The Wedding Procedures that up till now were carried out in the Minahasa were, along with development, adjusted over time. For instance the procedure of cleansing of the candidate bride as well as the "Posanan" (not allowed to leave the house) procedure is no longer performed one month before the marriage, but a day before the marriage on the "Malam Gagaren" or the night before the wedding. The ceremony of bathing under the fountain is no longer done because there are no more fountains in the big cities. What is done today is the traditional "Lumelek" (stepping on the stone) bath and the "Bacoho" because it is done in the bathroom in the house of the candidate bride itself. In the traditional wedding ceremony today, all marriage procedures / ceremonies are crammed and carried out in one day.
In the morning the bride is bathed, her face is made up and both put on their wedding clothes, she wears her crown and he wears his wedding hat for the ceremony of "maso minta" (knocking on the door asking to come in). During the day the bride and groom go to the town council or the Religious Department and perform the ratification/wedding blessing (in the church), which is followed by the wedding reception. At this ceremony usually the traditional wedding is performed, followed by the ceremony of the throwing of bridal flowers and the free dancing ceremony accompanied by traditional music, like the Maengket dance, the Katrili, the Polonaise, accompanied by Bamboo and Kolintang music.
Bacoho (Traditional Bath)
After a normal bath where the whole body is cleaned with soap, her hair is washed with shampoo and hair tonic which is normally sold in stores. The washing of the hair the "Bacoho" way is done in either of two ways, the traditional way or only symbolically.
Traditional: The spices used are grated skins of lemons or bacoho lemon (citrus limonellus), which is used for its fragrance, popontolen lemon water (citrus lemetta) used to clean the grease from the skin of the face, finely grated pondang (pandan) leaves for its fragrance, manduru flowers (wild jasmine), rosi flowers (rose), jasmine flowers that are manually plucked, used for its fragrance, kemiri oil to loosen the hair mixed with the essence of finely rasped coconut. The combination of these spices must be made from nine kinds of field produce to wash the hair. It is then rinsed with clean water after which the hair is dried.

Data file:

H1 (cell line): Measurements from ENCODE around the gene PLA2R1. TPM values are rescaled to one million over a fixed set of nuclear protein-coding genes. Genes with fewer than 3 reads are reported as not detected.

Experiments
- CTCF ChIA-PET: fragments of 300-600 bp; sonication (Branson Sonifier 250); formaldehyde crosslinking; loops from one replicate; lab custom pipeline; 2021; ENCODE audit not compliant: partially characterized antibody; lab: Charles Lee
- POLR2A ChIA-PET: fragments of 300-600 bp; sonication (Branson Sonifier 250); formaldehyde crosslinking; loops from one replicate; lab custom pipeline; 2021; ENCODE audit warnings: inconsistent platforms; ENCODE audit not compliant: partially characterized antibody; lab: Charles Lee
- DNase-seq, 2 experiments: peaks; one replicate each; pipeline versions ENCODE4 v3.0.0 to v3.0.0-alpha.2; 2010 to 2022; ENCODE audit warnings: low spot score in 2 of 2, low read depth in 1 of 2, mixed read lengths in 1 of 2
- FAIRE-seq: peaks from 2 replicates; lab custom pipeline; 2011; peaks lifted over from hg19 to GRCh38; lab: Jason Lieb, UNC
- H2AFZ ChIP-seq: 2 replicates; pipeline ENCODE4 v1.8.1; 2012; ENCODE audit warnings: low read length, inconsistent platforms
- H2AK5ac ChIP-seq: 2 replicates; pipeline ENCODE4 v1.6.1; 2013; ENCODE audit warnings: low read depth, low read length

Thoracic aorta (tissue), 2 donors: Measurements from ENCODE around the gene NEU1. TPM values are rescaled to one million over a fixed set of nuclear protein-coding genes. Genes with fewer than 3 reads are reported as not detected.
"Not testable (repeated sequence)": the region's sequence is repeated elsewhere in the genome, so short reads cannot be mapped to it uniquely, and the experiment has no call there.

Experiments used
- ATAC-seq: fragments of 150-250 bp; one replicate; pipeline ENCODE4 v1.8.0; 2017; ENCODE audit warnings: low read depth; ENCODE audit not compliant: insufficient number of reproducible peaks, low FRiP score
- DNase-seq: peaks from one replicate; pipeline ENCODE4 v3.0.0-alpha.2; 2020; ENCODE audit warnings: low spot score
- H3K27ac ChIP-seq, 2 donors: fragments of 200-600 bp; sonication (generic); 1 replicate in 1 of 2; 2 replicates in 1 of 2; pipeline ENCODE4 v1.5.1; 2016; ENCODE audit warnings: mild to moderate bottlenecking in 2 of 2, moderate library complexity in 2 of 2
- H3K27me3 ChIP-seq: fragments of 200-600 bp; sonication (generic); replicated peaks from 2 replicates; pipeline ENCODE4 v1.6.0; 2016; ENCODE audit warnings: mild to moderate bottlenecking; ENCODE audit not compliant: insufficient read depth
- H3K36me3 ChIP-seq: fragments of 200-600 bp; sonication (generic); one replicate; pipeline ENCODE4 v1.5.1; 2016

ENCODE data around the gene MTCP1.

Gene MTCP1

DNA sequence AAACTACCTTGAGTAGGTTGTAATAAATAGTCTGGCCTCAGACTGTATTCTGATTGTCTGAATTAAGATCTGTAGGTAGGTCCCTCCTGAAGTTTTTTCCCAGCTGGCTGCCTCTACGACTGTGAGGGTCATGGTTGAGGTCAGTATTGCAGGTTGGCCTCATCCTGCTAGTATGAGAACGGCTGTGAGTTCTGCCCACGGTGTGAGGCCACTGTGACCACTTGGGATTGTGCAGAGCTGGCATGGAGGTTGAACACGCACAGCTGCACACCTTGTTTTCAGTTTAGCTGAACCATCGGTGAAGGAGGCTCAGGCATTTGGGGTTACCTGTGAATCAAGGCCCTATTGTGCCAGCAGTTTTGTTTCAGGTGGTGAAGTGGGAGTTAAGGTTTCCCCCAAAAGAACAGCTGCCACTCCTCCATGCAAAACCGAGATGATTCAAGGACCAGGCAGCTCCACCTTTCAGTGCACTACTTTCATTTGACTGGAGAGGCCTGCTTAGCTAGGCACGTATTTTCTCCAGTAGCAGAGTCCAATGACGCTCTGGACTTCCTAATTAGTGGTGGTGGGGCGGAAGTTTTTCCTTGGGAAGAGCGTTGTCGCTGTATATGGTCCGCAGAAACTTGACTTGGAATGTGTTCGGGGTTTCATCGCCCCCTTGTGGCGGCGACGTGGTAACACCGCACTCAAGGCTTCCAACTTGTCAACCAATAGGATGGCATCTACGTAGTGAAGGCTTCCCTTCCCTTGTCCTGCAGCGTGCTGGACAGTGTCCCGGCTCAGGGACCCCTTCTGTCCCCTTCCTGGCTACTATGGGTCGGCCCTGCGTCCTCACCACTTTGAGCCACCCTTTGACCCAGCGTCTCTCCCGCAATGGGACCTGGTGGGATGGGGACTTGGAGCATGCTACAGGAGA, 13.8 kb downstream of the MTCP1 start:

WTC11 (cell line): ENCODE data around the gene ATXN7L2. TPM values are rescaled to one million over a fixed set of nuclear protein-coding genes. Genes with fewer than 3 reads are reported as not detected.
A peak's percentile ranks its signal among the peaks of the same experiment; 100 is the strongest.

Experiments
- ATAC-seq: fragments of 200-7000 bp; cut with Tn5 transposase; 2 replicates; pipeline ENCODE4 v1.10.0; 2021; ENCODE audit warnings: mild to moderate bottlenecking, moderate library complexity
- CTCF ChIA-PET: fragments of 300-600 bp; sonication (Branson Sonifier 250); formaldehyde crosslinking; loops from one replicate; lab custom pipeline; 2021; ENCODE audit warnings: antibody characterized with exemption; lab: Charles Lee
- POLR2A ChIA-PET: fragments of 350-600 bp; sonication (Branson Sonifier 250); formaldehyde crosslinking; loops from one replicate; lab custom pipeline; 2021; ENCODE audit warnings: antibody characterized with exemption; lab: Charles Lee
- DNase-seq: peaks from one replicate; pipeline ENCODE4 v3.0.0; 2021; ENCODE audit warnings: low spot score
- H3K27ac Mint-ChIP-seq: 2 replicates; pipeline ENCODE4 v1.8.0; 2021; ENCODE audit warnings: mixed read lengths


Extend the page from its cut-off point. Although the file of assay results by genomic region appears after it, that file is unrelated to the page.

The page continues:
Symbolical: All mentioned spices are placed in a sheet of cloth in the shape of a pocket, and then dipped in hot water, then the pocket is squeezed and its water poured onto the hands and rubbed into the hair of the prospective bride as a symbol.
Lumele' (Traditional Bath): The bride is poured with water that already has white flowers in it, consisting of 9 kinds of fragrant flowers, using a dipper which is used nine times to pour water from the neck downwards. If used symbolically then the bride herself washes her face with the water. Afterwards she is dried with a clean towel that has not been used before.
The Minahasa traditional wedding ceremony is peformed in the house of the groom or the bride. In Langowan-Tontemboan the ceremony is done in the house of the groom, whereas in Tomohon-Tombulu it is done in the house of the bride. This influences the route procession of the bride and groom. For instance from the house of the groom to the house of the bride, then to the church and then to the location of the wedding reception. Because the reception/wedding party is the responsibility of both families of bride and groom, the responsible party usually handles the implementation of the wedding party. There are weddings that are performed the Mapalus way where bride and groom are helped by mapalus of the village people, like in the Tombuluan village. There are Minahasa people who are followers of a certain Christian religion that prefer to exchange the wedding party in the evening with the church service and the evening meal.
Minahasa people in cities like Manado have the same habit as Minahasa people outside of the Minahasa, who are called Kawanua. The lifestyle of the community in the big cities also follows the same Minahasa traditional wedding ceremonies, uniting the whole traditional wedding ceremony which is carried out in only one day (knocking on the door, introduction, delivering the dowery, the traditional wedding ceremony on the bridal dais).